Children

Conflict Resolution

Certainly the hardest part of collaborating is dealing with conflict. As co-teachers in this cooperative, we get plenty of opportunity to practice conflict resolution ourselves, so we can genuinely empathize as kids struggle to master this complex skill. We see ourselves as conflict resolution coaches, and we expect to help a lot.

We stay alert to what is brewing between children, and are present in a calm, attentive way when trouble arises. Our job is to interrupt those instinctive but primitive responses to conflict — like running someone over with a trike or throwing a block across the room — and offer instead a repertoire of conflict resolution strategies that are powerful AND safe. And, as often as we can, we try to help kids go for a Win-Win — a solution that is truly satisfying — not merely satisfactory — for all involved.

sarah conflict

We give kids words that establish the boundaries around their territory before trouble arises: “Jacob, these are the cars I’m using, you can have the ones over there.”  We teach kids how to use strong I statements to express their needs — “I’m scared to be stuck on the ladder! Make a space! I need room to get up in the loft, now!” We show kids how to find another option when what they want is taken already — “Look, Will, there’s another stool right here you can use.”  And we help kids learn how to share something fairly when sharing makes sense — “There’s one big pile of clay, and three kids who need some — how can we divide it up?”

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We help kids learn to ask for what they need, and also how to answer one another’s requests — “Casey, I’m using the potato masher right now. You can have it when I’m done.”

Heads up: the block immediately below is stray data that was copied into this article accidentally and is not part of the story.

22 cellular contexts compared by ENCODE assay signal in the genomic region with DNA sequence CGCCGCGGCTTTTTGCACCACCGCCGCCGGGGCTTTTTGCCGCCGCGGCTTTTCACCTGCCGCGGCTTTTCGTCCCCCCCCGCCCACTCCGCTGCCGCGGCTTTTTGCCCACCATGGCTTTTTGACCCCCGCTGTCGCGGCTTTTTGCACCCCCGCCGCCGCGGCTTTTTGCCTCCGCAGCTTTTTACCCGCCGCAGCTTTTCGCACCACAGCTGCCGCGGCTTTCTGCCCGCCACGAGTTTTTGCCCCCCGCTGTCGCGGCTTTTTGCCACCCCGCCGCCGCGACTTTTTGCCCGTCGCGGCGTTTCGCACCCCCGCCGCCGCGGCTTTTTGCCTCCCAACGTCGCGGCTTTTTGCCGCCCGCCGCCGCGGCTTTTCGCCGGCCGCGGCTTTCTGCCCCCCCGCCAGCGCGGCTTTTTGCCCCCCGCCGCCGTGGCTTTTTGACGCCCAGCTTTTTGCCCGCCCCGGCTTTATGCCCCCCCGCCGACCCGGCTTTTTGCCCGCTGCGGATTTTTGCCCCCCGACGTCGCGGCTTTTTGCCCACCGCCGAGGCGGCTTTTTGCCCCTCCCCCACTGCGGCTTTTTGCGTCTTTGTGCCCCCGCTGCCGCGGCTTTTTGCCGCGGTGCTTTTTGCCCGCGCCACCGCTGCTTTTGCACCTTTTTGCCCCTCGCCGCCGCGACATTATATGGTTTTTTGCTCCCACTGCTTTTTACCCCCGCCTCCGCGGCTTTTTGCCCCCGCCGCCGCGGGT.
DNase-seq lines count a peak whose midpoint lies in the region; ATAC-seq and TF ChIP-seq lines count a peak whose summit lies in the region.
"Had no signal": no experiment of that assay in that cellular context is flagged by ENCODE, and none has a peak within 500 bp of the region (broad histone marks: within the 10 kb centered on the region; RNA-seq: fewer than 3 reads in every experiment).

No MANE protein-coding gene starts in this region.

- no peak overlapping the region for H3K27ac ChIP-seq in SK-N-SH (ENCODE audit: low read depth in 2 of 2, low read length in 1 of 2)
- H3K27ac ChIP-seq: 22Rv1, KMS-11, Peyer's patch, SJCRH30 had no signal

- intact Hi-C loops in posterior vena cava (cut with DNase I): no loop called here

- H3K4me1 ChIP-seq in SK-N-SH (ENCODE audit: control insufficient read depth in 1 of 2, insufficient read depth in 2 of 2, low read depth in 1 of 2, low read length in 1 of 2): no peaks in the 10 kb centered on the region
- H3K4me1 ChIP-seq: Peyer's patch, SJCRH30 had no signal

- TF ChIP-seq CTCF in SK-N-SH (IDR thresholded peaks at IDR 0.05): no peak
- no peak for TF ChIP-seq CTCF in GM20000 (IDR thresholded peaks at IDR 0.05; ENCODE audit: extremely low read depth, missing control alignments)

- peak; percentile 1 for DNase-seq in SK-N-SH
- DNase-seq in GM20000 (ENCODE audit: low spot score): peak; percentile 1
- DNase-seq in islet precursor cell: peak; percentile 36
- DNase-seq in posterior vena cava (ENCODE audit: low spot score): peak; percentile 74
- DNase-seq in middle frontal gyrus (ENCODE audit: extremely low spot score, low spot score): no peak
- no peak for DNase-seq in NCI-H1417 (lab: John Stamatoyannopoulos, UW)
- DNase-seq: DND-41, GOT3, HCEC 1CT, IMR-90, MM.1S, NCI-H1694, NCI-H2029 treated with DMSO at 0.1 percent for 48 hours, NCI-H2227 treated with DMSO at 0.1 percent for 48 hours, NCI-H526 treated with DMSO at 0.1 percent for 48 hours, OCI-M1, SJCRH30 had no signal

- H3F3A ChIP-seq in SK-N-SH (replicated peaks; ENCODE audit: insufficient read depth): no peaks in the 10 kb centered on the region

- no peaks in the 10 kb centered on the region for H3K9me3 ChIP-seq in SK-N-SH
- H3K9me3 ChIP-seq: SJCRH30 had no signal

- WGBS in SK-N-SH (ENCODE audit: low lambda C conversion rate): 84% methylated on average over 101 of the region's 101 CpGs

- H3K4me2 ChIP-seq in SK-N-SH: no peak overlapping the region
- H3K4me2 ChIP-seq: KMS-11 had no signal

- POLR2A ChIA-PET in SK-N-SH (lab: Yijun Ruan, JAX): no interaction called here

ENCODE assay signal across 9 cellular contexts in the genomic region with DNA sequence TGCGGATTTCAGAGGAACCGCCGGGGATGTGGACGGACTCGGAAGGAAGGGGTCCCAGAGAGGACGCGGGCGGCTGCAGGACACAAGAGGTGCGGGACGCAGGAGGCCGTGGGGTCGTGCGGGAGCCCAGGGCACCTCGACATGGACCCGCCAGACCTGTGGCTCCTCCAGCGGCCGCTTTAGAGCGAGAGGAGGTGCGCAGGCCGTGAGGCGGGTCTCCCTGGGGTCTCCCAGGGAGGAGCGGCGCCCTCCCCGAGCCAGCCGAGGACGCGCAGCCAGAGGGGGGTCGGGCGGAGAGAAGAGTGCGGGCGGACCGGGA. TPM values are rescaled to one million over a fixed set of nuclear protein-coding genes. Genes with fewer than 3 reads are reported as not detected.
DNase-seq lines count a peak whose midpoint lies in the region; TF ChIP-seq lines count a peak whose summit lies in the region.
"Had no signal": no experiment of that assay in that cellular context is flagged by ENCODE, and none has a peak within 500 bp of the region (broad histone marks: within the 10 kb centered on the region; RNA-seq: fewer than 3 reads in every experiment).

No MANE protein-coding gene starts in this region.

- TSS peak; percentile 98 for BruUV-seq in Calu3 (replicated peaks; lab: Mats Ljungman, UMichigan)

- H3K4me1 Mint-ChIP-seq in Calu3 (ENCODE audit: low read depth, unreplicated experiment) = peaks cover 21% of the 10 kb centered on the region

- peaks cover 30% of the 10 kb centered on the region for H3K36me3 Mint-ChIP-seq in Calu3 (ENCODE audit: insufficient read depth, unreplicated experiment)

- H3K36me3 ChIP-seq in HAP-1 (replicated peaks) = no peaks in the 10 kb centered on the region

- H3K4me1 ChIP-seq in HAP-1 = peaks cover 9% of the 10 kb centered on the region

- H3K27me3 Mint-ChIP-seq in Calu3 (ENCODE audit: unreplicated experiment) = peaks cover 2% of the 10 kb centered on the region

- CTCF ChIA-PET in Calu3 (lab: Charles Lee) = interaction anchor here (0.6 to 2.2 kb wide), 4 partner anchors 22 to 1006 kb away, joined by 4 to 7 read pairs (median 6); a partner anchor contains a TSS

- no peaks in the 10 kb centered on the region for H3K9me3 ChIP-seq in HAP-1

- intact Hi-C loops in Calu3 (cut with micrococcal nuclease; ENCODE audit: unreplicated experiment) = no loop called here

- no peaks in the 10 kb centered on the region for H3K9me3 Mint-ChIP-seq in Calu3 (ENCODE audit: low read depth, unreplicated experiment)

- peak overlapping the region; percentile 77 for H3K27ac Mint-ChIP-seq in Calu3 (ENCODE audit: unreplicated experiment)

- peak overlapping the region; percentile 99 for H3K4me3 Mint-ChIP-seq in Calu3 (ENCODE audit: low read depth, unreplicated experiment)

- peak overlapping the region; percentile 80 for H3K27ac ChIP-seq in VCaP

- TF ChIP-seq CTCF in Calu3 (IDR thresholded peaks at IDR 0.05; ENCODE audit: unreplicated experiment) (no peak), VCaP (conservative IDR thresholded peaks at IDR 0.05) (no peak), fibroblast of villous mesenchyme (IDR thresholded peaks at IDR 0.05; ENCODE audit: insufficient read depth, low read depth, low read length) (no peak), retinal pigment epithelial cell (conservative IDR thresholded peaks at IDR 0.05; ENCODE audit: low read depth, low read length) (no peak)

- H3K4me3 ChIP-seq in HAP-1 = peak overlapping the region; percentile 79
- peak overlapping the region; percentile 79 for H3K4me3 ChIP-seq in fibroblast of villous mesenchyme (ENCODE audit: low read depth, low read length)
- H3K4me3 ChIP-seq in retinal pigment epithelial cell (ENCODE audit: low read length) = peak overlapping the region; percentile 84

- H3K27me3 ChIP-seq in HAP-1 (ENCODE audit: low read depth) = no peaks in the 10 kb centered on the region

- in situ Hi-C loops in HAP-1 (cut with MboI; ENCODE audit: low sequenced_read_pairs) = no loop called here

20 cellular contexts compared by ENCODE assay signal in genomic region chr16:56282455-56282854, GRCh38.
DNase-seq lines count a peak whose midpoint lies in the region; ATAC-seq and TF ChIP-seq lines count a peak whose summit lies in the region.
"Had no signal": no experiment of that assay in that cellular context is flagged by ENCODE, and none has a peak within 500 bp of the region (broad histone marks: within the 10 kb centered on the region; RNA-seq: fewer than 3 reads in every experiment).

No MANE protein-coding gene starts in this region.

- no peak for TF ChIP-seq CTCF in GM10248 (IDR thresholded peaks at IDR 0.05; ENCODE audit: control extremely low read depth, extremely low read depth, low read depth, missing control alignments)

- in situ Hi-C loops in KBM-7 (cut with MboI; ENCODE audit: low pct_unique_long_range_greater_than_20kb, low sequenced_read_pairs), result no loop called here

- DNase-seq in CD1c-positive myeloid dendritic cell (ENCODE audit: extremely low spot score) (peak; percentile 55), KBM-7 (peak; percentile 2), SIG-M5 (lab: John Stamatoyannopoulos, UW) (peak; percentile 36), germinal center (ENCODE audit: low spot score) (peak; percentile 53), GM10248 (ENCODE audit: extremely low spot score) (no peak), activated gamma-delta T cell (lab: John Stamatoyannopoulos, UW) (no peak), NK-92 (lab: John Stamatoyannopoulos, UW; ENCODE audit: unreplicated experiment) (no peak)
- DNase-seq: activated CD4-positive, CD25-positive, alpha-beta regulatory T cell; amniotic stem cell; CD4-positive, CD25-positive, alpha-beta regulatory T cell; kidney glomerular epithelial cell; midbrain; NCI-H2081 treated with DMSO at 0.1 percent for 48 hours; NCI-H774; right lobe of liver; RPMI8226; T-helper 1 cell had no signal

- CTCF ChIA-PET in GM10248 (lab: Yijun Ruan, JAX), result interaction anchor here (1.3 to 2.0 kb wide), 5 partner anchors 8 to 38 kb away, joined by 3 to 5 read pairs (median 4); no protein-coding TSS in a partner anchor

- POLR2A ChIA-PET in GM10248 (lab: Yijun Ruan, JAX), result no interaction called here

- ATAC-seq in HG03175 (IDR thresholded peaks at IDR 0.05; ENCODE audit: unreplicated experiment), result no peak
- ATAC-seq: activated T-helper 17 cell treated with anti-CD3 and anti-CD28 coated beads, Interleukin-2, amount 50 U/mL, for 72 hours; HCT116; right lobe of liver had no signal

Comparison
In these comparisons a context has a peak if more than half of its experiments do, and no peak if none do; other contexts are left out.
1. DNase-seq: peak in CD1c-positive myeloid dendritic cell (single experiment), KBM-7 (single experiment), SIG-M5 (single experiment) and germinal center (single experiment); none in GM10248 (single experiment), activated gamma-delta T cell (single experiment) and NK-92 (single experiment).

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We offer ideas about how kids can use something together, so nobody has to wait for a turn — “Look, Margaux, you can stack beads on this end, and Abby can put beads on the other end, and you can try to fill up the whole string together.”  Here, Aion and Hannah find their own way to use the shaving cream soup together.

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We encourage an “abundance mentality” in our school culture, because kids are more likely to believe that people can disagree and still end up in a place where everybody gets what they need when they’ve learned through consistent experience that there’s plenty for everybody, whether it’s food to eat, or blocks to stack, or pumpkins to smash, or grown-ups to love them.

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And from the teachers in Reggio Emilia, Italy, we’ve learned to encourage discourse — arguing freely and passionately about theories and ideas. We expect children to challenge and question us and each other as they go about the important daily work of creating and testing their theories about how the world works. Through discourse children learn that conflict can be an engaging, creative, and respectful exercise.

iziar oliver discourse